Hay-on-Wye

Literary credentials. Festival favourite. Outdoor adventures.

  • Books, books & more books!
  • Home to two international Festivals
  • Superb independent cafes & shops
  • Brilliant base for outdoor pursuits
  • Straddles the border between England & Wales
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Hay-on-Wye


For a tiny place, Hay-on-Wye has a really big reputation. Dubbed the ‘Town of Books’ for its profusion of bookshops, Hay is also home to two international festivals: great writers, thinkers, artists and musicians share their big ideas at Hay Festival and How The Light Gets In. Beyond its cultural life, Hay’s location makes it an ideal base for outdoor adventures – hugging the River Wye, and with a foot in both England and Wales, it's a captivating place to visit for bibliophiles, walkers and water-lovers alike.

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hay on wye

A Characterful High Street

The independent spirit is strong in Hay-on-Wye – and that's evident on the high street. Traditional shopfronts painted in zingy colours will lure you in to browse art galleries, homeware stores and eclectic antiques emporia. And of course there are countless bookshops stocked with antique, second-hand and new books catering for every literary taste, from detective fiction to poetry. You'll find foodie gems, too, including relaxed boho cafes and a retro sheep's milk ice-cream parlour. The weekly Thursday morning market is packed with more than 40 stalls piled with gorgeous edible goodies. 

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The Wye

Fun on the River Wye

Over 100 miles of the Wye is navigable to canoes and kayaks – get a taste of river life on a half-day paddle to Whitney-on-Wye, or tackle a multi-day camping and canoe adventure on a guided tour or self-steered voyage. Look out for kingfishers, herons, cormorants, swans and otters as you wind downstream. Wild swimmers, stone skimmers and picnickers head to the Warren, a shingle ‘beach’ and open meadow just a short walk west along the riverside path running behind St Mary's Church.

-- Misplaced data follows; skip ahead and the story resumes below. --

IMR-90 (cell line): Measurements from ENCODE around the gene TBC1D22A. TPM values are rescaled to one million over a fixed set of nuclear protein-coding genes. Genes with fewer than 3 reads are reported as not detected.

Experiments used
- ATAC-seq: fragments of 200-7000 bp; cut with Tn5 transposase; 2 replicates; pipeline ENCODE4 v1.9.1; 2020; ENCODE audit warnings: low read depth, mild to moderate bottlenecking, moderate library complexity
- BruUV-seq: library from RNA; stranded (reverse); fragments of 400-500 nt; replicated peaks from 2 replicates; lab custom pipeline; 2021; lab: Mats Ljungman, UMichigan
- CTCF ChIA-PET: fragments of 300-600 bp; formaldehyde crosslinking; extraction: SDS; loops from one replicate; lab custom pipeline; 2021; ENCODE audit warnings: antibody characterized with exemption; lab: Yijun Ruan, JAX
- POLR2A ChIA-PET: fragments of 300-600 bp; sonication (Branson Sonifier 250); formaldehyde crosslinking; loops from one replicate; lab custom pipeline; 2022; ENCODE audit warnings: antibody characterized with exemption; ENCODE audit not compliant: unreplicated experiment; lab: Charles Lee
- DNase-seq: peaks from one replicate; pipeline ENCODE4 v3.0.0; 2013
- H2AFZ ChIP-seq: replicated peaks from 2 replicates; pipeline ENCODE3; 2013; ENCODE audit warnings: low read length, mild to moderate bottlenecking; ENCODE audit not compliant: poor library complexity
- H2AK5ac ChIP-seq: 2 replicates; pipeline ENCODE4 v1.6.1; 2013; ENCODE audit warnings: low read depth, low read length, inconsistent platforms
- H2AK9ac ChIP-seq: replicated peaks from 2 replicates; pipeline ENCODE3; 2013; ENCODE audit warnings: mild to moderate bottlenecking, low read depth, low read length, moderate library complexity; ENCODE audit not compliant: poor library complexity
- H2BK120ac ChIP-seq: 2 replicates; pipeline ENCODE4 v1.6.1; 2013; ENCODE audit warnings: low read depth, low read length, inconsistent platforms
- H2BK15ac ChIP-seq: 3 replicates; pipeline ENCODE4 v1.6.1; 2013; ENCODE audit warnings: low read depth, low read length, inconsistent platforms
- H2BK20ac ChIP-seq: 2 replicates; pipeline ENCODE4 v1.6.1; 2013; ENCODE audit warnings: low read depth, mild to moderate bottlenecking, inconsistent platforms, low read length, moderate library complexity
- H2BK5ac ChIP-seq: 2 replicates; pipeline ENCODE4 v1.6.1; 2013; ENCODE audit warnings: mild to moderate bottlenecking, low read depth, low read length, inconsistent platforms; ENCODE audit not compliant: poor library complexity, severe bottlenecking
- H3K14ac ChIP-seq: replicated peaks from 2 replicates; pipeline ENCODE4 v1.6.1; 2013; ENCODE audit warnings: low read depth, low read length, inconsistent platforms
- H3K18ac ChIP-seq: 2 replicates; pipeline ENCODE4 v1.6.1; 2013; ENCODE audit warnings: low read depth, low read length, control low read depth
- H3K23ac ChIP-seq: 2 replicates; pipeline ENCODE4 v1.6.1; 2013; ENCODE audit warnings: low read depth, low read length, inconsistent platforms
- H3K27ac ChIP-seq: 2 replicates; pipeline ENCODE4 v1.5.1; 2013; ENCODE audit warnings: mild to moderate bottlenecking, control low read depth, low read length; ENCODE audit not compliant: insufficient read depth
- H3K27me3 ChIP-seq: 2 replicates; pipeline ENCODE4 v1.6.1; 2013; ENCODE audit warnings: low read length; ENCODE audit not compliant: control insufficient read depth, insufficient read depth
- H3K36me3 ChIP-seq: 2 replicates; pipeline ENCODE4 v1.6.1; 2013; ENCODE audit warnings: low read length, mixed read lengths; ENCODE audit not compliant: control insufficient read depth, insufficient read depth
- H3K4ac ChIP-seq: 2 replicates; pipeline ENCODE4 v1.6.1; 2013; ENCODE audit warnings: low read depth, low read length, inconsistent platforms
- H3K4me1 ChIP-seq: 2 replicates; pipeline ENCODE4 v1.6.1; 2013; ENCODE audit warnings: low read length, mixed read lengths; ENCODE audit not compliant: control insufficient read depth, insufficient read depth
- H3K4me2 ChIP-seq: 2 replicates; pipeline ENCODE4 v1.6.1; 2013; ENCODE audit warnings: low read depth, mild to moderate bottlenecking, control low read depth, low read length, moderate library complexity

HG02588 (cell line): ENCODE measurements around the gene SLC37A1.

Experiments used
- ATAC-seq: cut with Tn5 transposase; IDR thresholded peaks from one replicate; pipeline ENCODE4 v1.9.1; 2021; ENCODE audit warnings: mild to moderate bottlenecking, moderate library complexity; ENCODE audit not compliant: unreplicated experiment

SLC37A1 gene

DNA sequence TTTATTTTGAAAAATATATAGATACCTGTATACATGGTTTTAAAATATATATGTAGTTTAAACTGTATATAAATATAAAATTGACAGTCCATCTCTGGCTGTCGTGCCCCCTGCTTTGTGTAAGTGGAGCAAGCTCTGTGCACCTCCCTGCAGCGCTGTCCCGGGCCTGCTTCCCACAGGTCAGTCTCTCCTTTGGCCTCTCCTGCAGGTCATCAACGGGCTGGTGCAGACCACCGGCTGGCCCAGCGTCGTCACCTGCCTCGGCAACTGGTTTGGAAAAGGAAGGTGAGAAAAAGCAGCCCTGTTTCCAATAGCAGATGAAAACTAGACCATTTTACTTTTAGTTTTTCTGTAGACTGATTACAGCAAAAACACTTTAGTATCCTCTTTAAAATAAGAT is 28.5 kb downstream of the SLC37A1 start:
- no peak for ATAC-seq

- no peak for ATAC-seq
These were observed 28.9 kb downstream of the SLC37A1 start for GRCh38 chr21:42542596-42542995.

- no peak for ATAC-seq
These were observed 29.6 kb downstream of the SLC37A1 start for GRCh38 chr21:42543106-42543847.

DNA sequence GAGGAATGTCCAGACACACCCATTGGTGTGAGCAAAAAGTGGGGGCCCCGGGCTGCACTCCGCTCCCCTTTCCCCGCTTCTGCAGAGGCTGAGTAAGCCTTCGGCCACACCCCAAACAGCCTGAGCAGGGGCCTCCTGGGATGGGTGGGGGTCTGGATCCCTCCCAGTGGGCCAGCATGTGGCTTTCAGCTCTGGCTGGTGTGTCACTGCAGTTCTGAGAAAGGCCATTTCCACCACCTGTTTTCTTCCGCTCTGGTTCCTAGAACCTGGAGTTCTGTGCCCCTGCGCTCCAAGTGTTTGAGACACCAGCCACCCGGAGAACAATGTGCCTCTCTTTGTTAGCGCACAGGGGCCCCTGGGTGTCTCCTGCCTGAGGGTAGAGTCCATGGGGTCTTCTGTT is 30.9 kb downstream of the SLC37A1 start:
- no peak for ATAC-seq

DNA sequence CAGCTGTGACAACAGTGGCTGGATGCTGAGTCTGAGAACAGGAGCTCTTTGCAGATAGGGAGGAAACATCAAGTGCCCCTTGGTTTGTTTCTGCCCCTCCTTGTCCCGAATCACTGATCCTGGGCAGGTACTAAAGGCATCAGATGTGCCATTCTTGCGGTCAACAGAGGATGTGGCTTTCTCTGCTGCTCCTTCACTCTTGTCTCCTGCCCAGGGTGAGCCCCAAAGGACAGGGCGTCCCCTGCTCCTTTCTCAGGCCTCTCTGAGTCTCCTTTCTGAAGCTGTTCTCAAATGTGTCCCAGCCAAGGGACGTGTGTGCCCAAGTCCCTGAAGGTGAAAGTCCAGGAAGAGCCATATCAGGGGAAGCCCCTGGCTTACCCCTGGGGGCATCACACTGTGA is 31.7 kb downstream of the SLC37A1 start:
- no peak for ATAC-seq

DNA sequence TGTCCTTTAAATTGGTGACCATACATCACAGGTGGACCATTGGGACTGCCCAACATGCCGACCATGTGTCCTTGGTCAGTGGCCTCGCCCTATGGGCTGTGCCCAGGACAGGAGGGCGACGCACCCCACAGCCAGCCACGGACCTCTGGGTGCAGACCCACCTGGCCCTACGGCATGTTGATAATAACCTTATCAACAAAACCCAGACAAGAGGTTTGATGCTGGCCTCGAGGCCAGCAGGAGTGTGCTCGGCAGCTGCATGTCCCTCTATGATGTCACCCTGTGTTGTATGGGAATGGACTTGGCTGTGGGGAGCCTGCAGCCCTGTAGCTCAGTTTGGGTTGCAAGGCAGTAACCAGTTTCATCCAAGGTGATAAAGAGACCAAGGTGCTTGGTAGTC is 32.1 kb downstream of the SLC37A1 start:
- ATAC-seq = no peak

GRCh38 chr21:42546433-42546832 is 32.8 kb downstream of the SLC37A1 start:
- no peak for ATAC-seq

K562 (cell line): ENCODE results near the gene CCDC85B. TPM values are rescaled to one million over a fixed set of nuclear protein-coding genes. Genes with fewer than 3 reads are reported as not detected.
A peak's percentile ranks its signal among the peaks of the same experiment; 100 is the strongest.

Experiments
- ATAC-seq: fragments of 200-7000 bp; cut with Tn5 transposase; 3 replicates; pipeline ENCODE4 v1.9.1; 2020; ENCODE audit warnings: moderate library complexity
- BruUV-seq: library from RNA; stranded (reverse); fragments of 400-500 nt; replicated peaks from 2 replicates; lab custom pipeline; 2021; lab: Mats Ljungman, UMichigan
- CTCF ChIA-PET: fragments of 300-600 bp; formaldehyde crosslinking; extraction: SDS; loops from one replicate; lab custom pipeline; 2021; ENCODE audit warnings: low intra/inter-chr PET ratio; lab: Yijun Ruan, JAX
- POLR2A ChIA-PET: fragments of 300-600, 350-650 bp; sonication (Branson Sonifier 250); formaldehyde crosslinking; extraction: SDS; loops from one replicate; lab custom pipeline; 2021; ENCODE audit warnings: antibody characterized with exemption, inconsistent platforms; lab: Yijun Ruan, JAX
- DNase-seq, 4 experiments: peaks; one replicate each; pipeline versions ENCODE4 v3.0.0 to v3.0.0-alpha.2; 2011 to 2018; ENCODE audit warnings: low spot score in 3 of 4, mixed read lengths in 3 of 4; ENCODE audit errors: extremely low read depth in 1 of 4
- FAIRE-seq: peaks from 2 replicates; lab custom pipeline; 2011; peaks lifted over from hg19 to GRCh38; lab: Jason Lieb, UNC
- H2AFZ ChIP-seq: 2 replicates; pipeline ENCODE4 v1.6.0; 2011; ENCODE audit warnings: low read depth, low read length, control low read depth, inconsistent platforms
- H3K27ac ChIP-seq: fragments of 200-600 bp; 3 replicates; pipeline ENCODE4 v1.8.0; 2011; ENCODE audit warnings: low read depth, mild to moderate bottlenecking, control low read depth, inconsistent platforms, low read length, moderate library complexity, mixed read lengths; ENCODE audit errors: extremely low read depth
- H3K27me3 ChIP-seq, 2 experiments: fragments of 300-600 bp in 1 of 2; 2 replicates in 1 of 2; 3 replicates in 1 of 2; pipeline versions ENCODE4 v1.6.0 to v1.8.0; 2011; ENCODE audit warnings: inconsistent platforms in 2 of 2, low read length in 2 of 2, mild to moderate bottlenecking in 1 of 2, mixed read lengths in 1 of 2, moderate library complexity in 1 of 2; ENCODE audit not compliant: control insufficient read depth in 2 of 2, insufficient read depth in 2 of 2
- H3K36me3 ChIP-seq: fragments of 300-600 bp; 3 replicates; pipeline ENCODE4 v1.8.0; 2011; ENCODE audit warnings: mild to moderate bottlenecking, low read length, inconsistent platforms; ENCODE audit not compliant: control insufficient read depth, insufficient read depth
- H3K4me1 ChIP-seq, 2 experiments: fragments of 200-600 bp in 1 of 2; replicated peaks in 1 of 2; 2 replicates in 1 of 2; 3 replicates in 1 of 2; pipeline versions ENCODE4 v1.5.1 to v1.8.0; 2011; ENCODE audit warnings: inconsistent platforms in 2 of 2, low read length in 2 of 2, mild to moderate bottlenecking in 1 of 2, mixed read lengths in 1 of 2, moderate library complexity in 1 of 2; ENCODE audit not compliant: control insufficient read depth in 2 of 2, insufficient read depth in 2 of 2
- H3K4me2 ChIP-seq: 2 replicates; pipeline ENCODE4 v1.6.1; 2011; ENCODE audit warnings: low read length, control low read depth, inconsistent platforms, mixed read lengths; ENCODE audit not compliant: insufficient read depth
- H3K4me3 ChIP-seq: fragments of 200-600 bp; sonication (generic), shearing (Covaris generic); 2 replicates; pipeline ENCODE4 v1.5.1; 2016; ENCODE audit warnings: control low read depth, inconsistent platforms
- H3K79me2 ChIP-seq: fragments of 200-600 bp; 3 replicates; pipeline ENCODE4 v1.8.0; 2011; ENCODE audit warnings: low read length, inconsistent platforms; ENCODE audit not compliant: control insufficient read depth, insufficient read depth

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Offa's dyke path

Hike or Bike the Hills

Both the Wye Valley Walk and Offa’s Dyke Path pass through Hay-on-Wye, making for some corking days out on foot. Hike south along Offa's Dyke to the heights of Hay Bluff for far-reaching views over Herefordshire and the Brecon Beacons. Or take to your bike to explore the mountains and quiet country roads – stretch your legs a little farther to roam one of two Cider Circuits or the Black and White Villages trail. 

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Golden Valley

The Golden Valley

Explore the magical Golden Valley stretching southeast of Hay-on-Wye on a road trip or cycle ride. Wind through the rural settlements of Dorstone, Peterchurch, Vowchurch, Abbey Dore and Ewyas Harold, admiring the glorious countryside en route.

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Kington

In the Footsteps of King Offa

Trace the route of the mighty earthwork ordered in the eighth century by King Offa of Mercia to mark the border between England and Wales. Offa's Dyke Path stretches 177 miles from Chepstow to Prestatyn; tackle the short leg from Hay-on-Wye to Newchurch, where walkers can enjoy a cup of tea at the church, or continue the extra miles to Kington.

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